Photo by Local 600 Still Photographer Scott Everett White
When speaking with Kali Harrison, three core refrains surface again and again: the value of communication, the need for empathy, and the importance of service. These qualities, Harrison insists, are the key ingredients to creating and sustaining a successful career as a labor union Business Representative.
“Here at Local 600, I’m being of service to a membership who has a range of different personality types and who are some of the smartest and most talented people in the business when it comes to making movies and television,” Harrison said.
Harrison, 49, joined Local 600 as a Business Representative in early 2022. Originally from New York City – he’s a big Yankees fan – Harrison lives in the Venice/Culver City area. He loves movies – especially film noir – and holds multiple degrees in dramatic writing. He has been a card-carrying member of the Directors Guild of America for more than two decades and has embraced the new challenges that come from shifting from working on the set to advocating full-time for union members.
“The majority of the people who are union members care deeply about the jobs and the work they do,” Harrison said. “The ability to affect change happens best in an environment where people come together for a common purpose.”
Harrison says his previous on-set experience has empowered him to become an even more effective advocate and ally for his fellow union brothers and sisters.
Working as a second assistant director, for example, Harrison served as liaison between production and the crew. This experience equipped him with an insider’s sense of what production might be looking for on a particular set and helped him sync those needs to match those of the Local 600 crews he now represents.
“I saw it as a unique opportunity to provide insight as to how productions might look at a situation,” Harrison said. He added that some in production might be inexperienced when dealing with a crew. This is where he emphasizes the importance of communication “from a collaborative space as opposed to communication from an antagonistic space.”
“There are a lot of challenges that can simply be addressed by communication between the membership who’s having an issue and production,” Harrison said. “By being advocates for yourself, you can address things before they become larger issues.”
All in a Day’s Work
Last year, Harrison played a crucial role in leading a campaign to keep more than 300 Local 600 members from being removed from the Contract Services Administration Trust Fund’s (CSATF) Industry Experience Roster, more commonly known as “The Roster” .
The CSATF had identified 450 members to be removed from the list, which Harrison likened to the industry’s version of the DMV. To remain on the list, members must reach certain benchmarks of working union jobs to demonstrate they are active. Harrison helped lead an outreach effort to text, email, and call all 450 members threatened with removal and gather documentation to prove they fulfilled their requirements to remain on the roster.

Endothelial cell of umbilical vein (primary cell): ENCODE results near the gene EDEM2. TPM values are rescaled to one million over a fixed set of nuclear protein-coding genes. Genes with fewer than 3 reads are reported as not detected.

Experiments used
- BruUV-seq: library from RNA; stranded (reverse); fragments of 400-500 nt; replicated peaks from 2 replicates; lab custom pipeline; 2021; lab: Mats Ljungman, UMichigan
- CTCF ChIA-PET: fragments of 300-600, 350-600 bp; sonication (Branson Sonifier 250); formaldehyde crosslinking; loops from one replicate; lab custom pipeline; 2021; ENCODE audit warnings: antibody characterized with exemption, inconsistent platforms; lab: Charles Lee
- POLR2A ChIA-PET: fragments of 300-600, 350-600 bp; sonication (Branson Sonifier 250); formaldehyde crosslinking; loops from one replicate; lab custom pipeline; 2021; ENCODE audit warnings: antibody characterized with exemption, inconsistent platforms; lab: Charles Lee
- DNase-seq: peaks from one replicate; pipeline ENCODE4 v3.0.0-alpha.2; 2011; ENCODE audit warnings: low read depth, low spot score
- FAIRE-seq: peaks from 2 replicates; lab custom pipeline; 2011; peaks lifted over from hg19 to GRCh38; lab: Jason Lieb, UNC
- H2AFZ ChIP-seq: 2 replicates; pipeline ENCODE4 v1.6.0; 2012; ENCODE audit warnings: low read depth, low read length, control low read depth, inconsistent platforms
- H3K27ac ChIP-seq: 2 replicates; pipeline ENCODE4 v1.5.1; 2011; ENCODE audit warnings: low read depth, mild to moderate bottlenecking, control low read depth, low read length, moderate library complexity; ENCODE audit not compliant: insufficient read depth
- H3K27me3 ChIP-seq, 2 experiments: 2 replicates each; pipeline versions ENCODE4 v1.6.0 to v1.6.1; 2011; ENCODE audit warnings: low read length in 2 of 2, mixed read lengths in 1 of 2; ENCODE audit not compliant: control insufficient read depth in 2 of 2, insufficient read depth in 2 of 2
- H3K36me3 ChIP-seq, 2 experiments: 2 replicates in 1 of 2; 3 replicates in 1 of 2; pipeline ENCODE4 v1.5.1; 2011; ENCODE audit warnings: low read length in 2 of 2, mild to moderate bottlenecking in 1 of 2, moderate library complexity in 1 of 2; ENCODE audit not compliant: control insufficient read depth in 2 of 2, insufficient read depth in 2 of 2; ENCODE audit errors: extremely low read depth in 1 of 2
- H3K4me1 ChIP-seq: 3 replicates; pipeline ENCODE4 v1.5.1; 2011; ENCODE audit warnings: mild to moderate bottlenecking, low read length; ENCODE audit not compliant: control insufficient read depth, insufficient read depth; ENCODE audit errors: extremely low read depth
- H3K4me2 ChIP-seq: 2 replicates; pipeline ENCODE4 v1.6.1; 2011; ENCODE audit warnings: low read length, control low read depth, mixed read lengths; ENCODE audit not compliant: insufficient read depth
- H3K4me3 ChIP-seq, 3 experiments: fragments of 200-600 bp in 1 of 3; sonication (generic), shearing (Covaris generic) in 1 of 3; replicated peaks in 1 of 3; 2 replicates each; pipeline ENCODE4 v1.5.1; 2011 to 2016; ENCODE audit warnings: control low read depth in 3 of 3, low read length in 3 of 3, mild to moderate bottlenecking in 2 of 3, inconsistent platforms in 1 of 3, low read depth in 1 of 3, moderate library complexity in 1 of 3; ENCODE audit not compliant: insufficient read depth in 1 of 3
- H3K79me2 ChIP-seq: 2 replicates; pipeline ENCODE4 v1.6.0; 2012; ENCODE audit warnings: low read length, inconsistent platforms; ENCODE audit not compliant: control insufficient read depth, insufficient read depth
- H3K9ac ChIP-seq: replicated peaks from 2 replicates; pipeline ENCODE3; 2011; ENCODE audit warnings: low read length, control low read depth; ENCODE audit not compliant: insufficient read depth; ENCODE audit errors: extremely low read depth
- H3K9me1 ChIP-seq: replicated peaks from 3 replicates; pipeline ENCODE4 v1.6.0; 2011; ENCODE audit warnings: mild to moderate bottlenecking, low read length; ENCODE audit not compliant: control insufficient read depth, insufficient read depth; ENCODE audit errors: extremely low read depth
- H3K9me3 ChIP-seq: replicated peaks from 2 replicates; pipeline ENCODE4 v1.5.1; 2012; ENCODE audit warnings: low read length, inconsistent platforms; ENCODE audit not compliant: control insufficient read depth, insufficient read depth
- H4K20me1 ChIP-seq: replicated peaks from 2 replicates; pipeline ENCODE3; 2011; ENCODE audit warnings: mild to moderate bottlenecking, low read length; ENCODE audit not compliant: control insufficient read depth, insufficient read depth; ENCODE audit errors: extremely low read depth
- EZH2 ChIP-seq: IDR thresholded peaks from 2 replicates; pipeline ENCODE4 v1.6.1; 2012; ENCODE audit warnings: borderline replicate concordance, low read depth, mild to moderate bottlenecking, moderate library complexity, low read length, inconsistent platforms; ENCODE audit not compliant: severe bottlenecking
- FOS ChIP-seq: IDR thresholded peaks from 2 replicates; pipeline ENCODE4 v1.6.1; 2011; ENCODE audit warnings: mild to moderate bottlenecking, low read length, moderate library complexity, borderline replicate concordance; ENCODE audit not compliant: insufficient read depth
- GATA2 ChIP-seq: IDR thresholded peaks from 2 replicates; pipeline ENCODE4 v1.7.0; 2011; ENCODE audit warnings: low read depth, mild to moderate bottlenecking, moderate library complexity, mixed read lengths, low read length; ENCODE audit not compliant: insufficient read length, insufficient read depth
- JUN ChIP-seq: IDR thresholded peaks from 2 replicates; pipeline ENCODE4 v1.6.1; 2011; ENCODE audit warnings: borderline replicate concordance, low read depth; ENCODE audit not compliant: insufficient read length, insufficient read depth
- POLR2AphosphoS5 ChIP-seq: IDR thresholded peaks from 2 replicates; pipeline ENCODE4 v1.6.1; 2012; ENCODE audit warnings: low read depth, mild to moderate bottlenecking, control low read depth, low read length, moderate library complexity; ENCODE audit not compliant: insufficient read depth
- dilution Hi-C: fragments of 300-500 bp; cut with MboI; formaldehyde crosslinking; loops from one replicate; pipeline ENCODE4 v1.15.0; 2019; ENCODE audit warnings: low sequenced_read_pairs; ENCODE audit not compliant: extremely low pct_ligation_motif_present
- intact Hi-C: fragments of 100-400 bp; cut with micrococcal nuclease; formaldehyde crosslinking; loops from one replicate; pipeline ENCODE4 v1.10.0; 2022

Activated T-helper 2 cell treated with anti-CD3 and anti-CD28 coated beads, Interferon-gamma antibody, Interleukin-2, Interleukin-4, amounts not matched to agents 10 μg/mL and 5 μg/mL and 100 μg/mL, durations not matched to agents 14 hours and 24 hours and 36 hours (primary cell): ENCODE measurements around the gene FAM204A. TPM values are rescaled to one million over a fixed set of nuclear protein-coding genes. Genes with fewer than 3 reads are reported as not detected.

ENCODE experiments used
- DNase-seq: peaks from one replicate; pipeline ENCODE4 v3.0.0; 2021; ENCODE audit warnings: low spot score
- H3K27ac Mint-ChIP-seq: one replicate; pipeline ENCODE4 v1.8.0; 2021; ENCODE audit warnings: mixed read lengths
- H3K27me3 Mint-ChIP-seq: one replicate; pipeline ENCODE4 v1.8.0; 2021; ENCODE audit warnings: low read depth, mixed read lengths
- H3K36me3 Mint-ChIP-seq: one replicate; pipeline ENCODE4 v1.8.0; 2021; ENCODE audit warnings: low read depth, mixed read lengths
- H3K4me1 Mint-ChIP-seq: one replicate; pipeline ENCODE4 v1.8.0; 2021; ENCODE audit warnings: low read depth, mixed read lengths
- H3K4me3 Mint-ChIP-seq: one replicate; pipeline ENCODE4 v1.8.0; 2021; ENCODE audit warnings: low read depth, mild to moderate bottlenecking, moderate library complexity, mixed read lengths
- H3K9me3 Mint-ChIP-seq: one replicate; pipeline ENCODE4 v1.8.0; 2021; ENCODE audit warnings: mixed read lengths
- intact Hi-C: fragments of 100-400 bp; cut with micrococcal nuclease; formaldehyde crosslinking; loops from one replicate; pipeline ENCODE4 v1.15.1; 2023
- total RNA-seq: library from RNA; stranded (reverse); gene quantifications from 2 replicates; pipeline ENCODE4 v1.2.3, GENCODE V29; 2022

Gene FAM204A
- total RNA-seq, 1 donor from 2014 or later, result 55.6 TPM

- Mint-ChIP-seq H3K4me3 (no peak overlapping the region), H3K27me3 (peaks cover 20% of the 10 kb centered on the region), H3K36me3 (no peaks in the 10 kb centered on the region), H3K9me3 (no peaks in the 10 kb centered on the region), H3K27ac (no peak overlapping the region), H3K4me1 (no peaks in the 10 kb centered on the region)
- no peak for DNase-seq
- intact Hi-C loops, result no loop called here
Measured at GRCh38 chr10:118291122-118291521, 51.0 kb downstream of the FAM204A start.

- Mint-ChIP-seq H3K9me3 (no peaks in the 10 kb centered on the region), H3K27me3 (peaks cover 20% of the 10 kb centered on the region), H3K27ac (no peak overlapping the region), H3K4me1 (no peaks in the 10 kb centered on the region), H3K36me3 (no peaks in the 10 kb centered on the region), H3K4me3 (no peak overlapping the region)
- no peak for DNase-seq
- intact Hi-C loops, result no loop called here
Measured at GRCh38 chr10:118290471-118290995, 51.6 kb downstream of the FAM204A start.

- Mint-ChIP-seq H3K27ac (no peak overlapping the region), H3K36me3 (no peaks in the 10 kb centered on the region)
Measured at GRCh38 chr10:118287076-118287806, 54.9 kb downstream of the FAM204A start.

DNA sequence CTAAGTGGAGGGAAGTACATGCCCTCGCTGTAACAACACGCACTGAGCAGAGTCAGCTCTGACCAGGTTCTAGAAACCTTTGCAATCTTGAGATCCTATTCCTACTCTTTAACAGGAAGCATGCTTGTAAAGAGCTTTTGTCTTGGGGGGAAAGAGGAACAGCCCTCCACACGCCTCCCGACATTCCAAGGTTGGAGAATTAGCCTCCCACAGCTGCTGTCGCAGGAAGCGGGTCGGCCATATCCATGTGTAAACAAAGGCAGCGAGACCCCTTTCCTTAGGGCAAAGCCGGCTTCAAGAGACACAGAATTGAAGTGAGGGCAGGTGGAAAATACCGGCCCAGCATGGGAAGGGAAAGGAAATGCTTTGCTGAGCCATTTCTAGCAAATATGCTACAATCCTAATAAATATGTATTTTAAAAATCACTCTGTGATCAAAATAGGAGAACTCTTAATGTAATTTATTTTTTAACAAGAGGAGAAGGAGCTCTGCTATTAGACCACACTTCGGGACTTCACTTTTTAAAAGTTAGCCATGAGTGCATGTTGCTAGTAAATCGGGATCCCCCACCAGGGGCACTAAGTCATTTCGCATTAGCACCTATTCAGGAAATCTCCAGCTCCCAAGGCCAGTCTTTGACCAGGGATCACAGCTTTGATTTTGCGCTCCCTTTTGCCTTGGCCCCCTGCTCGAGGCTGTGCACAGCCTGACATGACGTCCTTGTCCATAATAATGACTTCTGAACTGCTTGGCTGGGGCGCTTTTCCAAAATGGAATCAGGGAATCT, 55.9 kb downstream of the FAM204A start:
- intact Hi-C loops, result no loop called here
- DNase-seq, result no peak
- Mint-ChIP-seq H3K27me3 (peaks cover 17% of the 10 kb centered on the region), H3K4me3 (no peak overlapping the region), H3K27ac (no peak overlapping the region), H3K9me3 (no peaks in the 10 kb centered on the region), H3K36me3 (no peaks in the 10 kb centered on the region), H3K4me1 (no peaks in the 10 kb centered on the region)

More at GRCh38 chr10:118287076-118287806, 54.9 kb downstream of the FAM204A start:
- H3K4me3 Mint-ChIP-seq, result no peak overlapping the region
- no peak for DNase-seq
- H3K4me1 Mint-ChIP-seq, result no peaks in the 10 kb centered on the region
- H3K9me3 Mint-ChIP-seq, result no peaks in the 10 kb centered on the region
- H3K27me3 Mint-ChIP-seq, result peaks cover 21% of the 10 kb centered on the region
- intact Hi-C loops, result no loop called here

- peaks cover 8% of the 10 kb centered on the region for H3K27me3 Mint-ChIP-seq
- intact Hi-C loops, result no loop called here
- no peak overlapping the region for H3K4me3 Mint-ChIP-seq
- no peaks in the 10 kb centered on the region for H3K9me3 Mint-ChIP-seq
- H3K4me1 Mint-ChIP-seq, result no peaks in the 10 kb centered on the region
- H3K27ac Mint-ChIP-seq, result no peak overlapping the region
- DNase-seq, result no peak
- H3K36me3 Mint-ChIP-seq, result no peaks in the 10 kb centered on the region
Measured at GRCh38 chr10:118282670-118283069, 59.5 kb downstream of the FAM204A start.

Harrison then attended an in-person hearing where Local 600 provided CSATF with three binders of documentation he helped collect for the remaining members appealing removal. In the end, CSATF agreed to keep 330 of the scheduled 450 to be removed on the roster – a remarkable 70-percent success rate.
To put this in perspective, another union petitioning CSATF at the same time had 800 members on the removal list and successfully kept only 70 of them on the roster.
“This was the most thorough and well-organized effort to challenge roster removals the Local has ever executed, and it couldn’t have happened without Kali’s dedication and hard work,” said Alex Tonisson, Local 600’s National Executive Director.
For Harrison, it was all in a day’s work.
“It’s not helpful if our membership is being purged from roles that are eventually going to affect their ability to get work in the future,” Harrison said. “We want to make sure that they continue to have the opportunity to continue their careers.”
Harrison has received praise from across the spectrum of Local 600 leadership.
“Kali is one of the most thoughtful humans I’ve been privileged to know,” said Xiomara Comrie, IATSE Local 600 Assistant Western Region Director. “A fantastic writer and so considerate of everyone that crosses his path. He’s a quick study and embraced our complex contracts (despite their challenges). Having worked for about 20 years as an assistant director, Kali’s perspective helps us in developing a complete view of the challenges we face on a daily basis.”
Harrison sees his role as doing the vital union work that allows members to focus on their jobs and secure their futures.
“I’m happy to take on the role of the person who advocates for the membership,” Harrison said. “Membership can then focus on doing their jobs and maintaining those relationships that are going to help them work more in the future.”
Harrison likens production to building castles in the sand, with multiple crafts coming together for a limited time to create something.
“The relationships built and the memories created will last long after the sets are struck and the equipment is returned. That is what Local 600 and its membership can do for each other, and I am grateful to be part of a team the works hard to help make that happen.”